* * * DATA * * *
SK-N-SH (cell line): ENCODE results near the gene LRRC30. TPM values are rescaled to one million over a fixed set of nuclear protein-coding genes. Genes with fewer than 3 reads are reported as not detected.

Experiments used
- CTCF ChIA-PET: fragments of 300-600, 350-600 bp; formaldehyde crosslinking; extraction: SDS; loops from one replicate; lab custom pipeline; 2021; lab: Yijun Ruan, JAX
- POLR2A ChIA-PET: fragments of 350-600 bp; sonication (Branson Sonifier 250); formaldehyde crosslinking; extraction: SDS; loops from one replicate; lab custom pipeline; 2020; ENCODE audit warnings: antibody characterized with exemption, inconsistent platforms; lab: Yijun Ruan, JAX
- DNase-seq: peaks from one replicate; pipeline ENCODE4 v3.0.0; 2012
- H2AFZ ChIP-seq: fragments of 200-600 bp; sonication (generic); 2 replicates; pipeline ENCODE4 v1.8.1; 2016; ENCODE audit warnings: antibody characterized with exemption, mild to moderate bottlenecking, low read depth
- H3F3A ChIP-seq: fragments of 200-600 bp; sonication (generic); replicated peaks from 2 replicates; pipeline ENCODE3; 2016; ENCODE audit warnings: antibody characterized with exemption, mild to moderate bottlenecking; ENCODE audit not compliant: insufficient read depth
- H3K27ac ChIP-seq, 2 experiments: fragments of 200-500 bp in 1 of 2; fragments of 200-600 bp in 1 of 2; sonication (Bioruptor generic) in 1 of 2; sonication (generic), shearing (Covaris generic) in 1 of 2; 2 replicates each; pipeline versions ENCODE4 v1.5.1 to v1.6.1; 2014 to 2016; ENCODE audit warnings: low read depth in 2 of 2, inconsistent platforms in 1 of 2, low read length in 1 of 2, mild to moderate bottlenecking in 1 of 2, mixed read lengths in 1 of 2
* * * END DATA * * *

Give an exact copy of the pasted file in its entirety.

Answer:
SK-N-SH (cell line): ENCODE results near the gene LRRC30. TPM values are rescaled to one million over a fixed set of nuclear protein-coding genes. Genes with fewer than 3 reads are reported as not detected.

Experiments used
- CTCF ChIA-PET: fragments of 300-600, 350-600 bp; formaldehyde crosslinking; extraction: SDS; loops from one replicate; lab custom pipeline; 2021; lab: Yijun Ruan, JAX
- POLR2A ChIA-PET: fragments of 350-600 bp; sonication (Branson Sonifier 250); formaldehyde crosslinking; extraction: SDS; loops from one replicate; lab custom pipeline; 2020; ENCODE audit warnings: antibody characterized with exemption, inconsistent platforms; lab: Yijun Ruan, JAX
- DNase-seq: peaks from one replicate; pipeline ENCODE4 v3.0.0; 2012
- H2AFZ ChIP-seq: fragments of 200-600 bp; sonication (generic); 2 replicates; pipeline ENCODE4 v1.8.1; 2016; ENCODE audit warnings: antibody characterized with exemption, mild to moderate bottlenecking, low read depth
- H3F3A ChIP-seq: fragments of 200-600 bp; sonication (generic); replicated peaks from 2 replicates; pipeline ENCODE3; 2016; ENCODE audit warnings: antibody characterized with exemption, mild to moderate bottlenecking; ENCODE audit not compliant: insufficient read depth
- H3K27ac ChIP-seq, 2 experiments: fragments of 200-500 bp in 1 of 2; fragments of 200-600 bp in 1 of 2; sonication (Bioruptor generic) in 1 of 2; sonication (generic), shearing (Covaris generic) in 1 of 2; 2 replicates each; pipeline versions ENCODE4 v1.5.1 to v1.6.1; 2014 to 2016; ENCODE audit warnings: low read depth in 2 of 2, inconsistent platforms in 1 of 2, low read length in 1 of 2, mild to moderate bottlenecking in 1 of 2, mixed read lengths in 1 of 2